Semi Auto Maverick
Posted 28 January 2010 - 08:19 PM
6464K11 - directional control valve (DCV)
5116K81 - fittings for the DCV
(also tubing and barbed fittings)
-this isn't from MM, but you'll also need a hornet valve
Okay, start by putting in the fittings.
Shave out the mav like so.
We're going to be using the catch to operate a small button on the top of the DCV. In stock form, the catch will not fit around the valve. Shave like so. Stock on the left, modded on the right.
The catch is pretty flimsy to begin with, and will bend rather than depressing the button on the DCV. Glue on some thin plastic strips.
And then put on some epoxy putty.
The catch still won't be able to slip over the button without depressing it slightly and making the valve leak air. I shaved little notches in the valve corners on the bottom to remedy this.
You're also going to need to add some plastic to the bottom of the lever on the catch.
All that's left for the trigger set-up is connecting tubing and screwing the valve into the shell. Here's what it should look like.
Let's move to the firing valve. Shave out the front part of where where plunger used to sit so you can comfortably fit the hornet valve in there. Also cut off the front of the plunger. Before gluing the front piece to the hornet valve, do lots of test fitting and sanding to make sure the front orange piece will be seated correctly. When your done, hot glue in the assembly.
Now use the holes in the DCV to screw it in. You'll notice that one screw is upside down. This is to prevent the head from interfering with the catch. This screw is just keeping everything aligned, the left screw is what's actually holding down the valve.
I also ran the screws through the stock priming slider; it covers up the hole and DCV in the back of the gun.
Now we just do tubing and we're done! Drill a hole in the handle as shown. I used 1/4" bit, but than had to widen the hole. If the tubing going through it has a barbed tubing inserted at the hole (my set-up), you'll need a slightly bigger hole. I recommend a 5/16" bit.
Now glue a barbed coupler like so. This line goes to the input.
Now just connect the DCV to the hornet valve and you're done.
Now a lot of you are probably wondering how the hell this works. Doom has an excellent explanation here. Just pretend the 1/4" QEV is a hornet valve. NB: the DCV DOES NOT work with salvo valves. The flow rate is too shitty. I originally intended to use this valve on my DTB (expect a write-up for that *soon*).
What do y'all think?
Oh yeah, vid will be up sometime soon, tonight or tomorrow. This does work though, I've tested.
Posted 28 January 2010 - 08:54 PM
Posted 28 January 2010 - 09:02 PM
Posted 28 January 2010 - 09:03 PM
1) Get a DCV with higher coefficient of volume (expensive).
2) Put a QEV between the DCV and Hornet tank to dump air from the pilot valve faster.
A cool thing to try for (2) would be to use a smaller nerf tank (SMDTG anyone?) drill a hole in the side for tubing to the salvo tank, and then rig up the DCV to fire the smaller tank which will dump the pilot volume of the larger tank and fire the larger tank.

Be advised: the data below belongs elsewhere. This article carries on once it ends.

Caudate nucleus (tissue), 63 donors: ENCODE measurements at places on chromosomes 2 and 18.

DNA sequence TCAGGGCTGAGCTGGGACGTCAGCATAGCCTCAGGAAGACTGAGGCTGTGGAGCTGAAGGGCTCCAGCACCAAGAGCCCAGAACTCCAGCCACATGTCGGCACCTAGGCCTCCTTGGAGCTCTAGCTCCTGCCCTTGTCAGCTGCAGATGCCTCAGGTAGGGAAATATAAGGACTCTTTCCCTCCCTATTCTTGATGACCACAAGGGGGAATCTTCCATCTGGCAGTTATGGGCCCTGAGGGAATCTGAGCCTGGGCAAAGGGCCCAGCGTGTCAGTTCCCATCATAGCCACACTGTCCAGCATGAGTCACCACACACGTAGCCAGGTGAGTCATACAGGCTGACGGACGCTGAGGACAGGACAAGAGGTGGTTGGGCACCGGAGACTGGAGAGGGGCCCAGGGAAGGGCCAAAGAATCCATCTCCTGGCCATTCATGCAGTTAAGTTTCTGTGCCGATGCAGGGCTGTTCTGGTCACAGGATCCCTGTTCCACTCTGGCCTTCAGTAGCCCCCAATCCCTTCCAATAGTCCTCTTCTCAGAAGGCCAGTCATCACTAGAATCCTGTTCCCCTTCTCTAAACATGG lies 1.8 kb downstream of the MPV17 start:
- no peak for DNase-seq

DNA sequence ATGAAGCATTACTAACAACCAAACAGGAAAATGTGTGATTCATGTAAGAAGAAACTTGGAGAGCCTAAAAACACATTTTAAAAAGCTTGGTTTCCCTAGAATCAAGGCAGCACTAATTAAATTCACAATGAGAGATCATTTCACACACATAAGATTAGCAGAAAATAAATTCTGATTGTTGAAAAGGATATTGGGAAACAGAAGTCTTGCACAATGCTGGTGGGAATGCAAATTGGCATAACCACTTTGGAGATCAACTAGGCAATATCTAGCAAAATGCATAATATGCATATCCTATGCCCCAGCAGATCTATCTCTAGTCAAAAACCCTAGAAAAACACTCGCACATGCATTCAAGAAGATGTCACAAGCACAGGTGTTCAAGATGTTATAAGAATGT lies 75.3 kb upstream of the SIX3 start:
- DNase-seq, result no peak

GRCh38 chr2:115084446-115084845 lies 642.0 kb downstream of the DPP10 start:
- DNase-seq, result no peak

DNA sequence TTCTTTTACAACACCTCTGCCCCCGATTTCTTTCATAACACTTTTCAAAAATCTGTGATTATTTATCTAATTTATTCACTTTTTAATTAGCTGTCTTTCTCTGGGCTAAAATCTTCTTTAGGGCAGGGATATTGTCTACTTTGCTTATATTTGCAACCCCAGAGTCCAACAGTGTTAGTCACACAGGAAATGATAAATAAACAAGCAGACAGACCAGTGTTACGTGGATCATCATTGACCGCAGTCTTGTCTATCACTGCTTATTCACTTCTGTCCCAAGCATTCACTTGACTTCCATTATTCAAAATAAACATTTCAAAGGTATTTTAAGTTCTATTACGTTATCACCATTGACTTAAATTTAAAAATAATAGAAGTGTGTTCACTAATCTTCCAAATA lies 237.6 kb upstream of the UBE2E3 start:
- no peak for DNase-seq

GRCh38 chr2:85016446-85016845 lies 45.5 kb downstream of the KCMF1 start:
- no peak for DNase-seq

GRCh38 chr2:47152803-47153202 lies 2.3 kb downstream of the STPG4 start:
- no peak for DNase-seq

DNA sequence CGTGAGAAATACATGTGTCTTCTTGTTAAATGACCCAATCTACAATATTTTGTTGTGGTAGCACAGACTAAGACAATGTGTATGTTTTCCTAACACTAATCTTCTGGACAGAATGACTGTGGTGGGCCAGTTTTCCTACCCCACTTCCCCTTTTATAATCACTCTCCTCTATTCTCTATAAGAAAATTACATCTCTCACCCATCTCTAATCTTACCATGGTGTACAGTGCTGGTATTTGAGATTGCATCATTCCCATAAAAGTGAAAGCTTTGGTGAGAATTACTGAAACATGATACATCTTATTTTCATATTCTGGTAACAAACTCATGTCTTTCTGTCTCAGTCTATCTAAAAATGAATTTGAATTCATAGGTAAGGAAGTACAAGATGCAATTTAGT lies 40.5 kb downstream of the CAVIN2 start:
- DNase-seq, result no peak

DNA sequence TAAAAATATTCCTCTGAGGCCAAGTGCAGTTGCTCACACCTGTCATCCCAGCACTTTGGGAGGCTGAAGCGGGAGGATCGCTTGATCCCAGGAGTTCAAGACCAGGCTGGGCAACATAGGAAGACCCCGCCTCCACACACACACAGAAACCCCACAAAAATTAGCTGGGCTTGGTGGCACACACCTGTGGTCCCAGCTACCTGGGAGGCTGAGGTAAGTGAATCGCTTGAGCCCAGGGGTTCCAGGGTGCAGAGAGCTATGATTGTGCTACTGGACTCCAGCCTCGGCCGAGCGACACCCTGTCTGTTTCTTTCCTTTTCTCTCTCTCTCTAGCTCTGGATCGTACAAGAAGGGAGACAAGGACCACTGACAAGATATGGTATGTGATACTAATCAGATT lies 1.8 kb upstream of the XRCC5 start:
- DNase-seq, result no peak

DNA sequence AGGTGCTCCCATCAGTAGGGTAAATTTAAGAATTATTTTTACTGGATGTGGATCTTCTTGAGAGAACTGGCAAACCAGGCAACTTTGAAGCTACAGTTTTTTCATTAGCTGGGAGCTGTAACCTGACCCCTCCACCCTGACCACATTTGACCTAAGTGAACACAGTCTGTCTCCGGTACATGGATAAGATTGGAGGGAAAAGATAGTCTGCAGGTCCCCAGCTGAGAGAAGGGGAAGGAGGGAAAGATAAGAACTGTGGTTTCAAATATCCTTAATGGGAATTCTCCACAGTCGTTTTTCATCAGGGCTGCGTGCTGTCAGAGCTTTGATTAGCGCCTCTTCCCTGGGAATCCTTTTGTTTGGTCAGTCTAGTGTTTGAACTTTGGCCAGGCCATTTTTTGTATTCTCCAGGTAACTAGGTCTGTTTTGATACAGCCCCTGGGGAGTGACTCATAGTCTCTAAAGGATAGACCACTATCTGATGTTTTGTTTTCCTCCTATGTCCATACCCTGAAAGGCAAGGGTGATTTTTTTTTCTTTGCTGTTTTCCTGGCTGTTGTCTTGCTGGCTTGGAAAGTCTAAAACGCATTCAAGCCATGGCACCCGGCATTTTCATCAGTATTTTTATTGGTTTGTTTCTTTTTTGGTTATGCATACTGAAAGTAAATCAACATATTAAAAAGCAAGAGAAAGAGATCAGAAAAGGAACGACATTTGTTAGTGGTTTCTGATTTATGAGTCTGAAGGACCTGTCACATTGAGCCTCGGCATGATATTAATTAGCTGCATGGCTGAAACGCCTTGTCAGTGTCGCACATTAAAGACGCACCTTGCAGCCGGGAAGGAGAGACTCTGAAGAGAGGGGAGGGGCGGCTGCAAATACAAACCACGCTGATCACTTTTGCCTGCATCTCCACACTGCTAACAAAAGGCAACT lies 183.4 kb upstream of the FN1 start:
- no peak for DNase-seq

Hell, you could rig up successively bigger tanks in series doing this for a cool cascade effect.
Edit: yet another thought.
For (1), just adapt one of cheesy's valves. Hornet parts = cheap, 1/2" ID = large airflow.
Edited by Zorn's Lemma, 28 January 2010 - 09:12 PM.
Kruger and Dunning (1999)
Posted 28 January 2010 - 09:35 PM
Posted 28 January 2010 - 09:39 PM
Higher flow rate DCVs can easily be found for cheaper. I and others use Clippard's MJVO-3, which costs $11.94 new from Clippard. The flow coefficient for this is about 5 times higher than Mead one based on the reported data.
I prefer off-the-shelf components as I have no time or patience to make my own, but that might change in the future. Miniature pneumatics are generally not cheap but if you are patient and check eBay periodically you will find deals. Also, the distributor I buy my Clippard components from (N. B. Cochrane) sells them for about 20% cheaper than Clippard does. If you want Clippard valves I suggest calling the local distributor that Clippard suggests.
The tubing and barbed fittings might also be significant bottlenecks. Recently I've put some thought into isolating specific bottlenecks (as opposed to using a "bulk" flow coefficient that describes the entire system) for the purposes of estimating how much of an effect certain design choices might have on performance. Unfortunately, I haven't collected much data so I can't tell you if the tubing and barbed fittings definitely contribute, but you get the idea; this is a real problem worth investigating.
Edited by Doom, 28 January 2010 - 11:38 PM.
Posted 28 January 2010 - 10:43 PM
Solved the Rubik's Cube in 46 seconds
"Nobody understands quantum mechanics" - Richard Feynman
Posted 29 January 2010 - 12:27 AM
It's pretty obvious that the problem is the speed of the button depression. I'm not sure, but I have a hnch that the lever syystem of the catch is giving a "pulley" effect, and pressing the button too slowly. It also definatel doesn't help that I had to increase tension on the trigger to get the turret to rotate properly.
If I ever do get myself to open the damn thing again, I'll probably give it an atomotron valve. This DCV's shitty flow rate and retarded way if cutting off the input are really bugging me (it cuts connection to the lpa taank only when the button is fully depressed).
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